Now that he came to think of it, he was more than hungry. It could be the reason why he felt so ill. He couldn’t even remember his last meal.
The pantry door was closed. The back door into the laundry was closed. The corridor to the servant quarter was dark.
That was strange. Lana was always here. He couldn’t imagine that she had gone to bed; she never did before he was home. But then again, it was very late, and he had told her repeatedly to go to bed if he was late. He was just… disappointed that she seemed to have taken his advice on this night, when he needed to talk to someone calm and sane.
He left the kitchen and knocked on the door to her private room. ‘Lana, I’m back.’ She would want to know; she would worry if he stayed out too long.
There was no reply.
Neither was there a sign of life from anywhere else. Him making this much noise should have brought out Serran, because he was responsible for the grounds, or the young Merni, because she was a gossip, and would make sure that she didn’t miss anything.
Where was everyone?
Sady walked into the dark living room, feeling stupid. Here he was, the great leader of the country, and he was unnerved by being alone. Unnerved by feeling so strange in his own house.
The living room window looked out onto the courtyard, where he could only see a stone bench lit by a lantern on the patio, a little island of light in the dark. There was a statue in the middle of the yard, of Eseldus han Chevonian, one of his great forefathers. Today, Eseldus was only a dark silhouette.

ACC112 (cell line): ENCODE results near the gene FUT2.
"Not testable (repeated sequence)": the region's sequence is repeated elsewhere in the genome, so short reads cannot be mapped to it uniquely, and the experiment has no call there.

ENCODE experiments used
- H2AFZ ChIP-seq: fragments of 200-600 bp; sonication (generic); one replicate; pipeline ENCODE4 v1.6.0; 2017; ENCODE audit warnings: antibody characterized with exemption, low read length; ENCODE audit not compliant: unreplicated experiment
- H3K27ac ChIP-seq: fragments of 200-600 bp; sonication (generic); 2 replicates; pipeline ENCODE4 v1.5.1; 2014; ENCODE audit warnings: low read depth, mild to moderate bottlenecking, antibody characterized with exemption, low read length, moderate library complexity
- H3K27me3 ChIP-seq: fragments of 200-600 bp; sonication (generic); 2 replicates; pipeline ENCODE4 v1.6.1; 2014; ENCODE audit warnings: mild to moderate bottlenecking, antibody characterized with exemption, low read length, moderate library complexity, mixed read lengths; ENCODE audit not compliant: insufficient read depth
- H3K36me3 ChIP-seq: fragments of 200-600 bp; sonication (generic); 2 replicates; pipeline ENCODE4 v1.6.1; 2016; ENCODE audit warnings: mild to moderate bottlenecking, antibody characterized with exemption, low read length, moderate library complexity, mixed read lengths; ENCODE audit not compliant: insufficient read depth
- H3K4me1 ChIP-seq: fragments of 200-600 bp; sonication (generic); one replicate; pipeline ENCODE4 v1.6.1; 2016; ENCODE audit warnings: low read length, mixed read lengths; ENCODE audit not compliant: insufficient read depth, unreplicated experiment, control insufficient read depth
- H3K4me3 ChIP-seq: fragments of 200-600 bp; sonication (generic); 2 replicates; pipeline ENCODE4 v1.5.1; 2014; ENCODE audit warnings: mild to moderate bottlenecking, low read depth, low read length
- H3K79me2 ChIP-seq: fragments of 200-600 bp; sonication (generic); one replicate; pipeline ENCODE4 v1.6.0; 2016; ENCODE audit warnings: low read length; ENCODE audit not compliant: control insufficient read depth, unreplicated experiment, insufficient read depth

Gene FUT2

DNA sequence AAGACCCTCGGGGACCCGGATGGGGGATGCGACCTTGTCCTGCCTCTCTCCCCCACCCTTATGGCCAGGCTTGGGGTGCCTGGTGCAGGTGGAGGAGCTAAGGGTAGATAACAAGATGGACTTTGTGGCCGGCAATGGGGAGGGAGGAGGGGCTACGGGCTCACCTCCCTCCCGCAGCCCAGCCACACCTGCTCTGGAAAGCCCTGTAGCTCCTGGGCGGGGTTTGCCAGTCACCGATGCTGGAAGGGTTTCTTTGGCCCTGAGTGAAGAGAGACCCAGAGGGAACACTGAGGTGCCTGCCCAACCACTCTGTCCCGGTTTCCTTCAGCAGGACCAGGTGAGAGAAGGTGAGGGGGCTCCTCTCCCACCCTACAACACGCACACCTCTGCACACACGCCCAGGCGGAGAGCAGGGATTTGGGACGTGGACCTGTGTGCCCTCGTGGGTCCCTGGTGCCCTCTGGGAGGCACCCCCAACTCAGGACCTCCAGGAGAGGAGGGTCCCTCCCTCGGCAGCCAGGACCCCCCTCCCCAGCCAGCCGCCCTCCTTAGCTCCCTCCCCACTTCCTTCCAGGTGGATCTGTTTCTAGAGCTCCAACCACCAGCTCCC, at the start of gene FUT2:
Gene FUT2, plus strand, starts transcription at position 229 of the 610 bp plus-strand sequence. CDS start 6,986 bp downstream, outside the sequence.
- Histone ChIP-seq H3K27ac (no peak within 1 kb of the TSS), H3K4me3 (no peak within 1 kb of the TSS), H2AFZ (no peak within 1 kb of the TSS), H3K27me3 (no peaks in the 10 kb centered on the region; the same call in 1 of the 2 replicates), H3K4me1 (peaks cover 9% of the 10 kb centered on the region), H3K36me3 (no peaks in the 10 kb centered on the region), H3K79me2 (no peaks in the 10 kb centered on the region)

The windows in the guest wing to the right hand side of the courtyard were dark. The surgeons must have already gone home. He was relieved about that; Sady had no desire to become more intimately acquainted with women’s business than absolutely necessary.
He could still see the woman’s bruised and red-blotched abdomen. The thought made him shiver. He hoped she survived. He hoped the child survived. That would be one point of light in this misery. Mercy, he’d never thought that this was the way his house would ever see a baby.
He went back to the kitchen and scouted for some food, cringing at every noise he made. The clank of a plate on the stone bench, the rummaging in the cutlery, the rumble of pouring coal into the stove, the hiss of the flame under the kettle, it all sounded incredibly loud. He found some bread and a bit of goat’s cheese, which crumbled all over the bench when he cut it up into clumsy, too-thick slices.
He sat down and ate, listening to the silence of the house.
And the sounds of the day. The ringing of the bell. The yelling of the men in the camp. He didn’t understand their language, but he could feel the despair and anger in their words. It brought back many bad memories of his youth. Hundreds of people crammed into a cellar for days without food. The stink of too many bodies in a confined space. There had been that boy, a bit older than himself at the time, who projectile-vomited on those around him.
Sady could still smell it. He could still see the mother’s embarrassment, her despair. Her son was seriously ill with sonorics, and yet her immediate concern was the irritation of the people around her.
Sady could still hear her, and the boy’s muffled cries. And the ringing of the bell. He would never forget that. And today, the bell had rung again, after more than ten years of silence.
Somewhere in his mind, he registered that the water was boiling and probably had been for a while. Now, where did Lana put the teapot?
As he pushed up from the seat, there was an enormous crash at the back of the house, and the breaking of glass.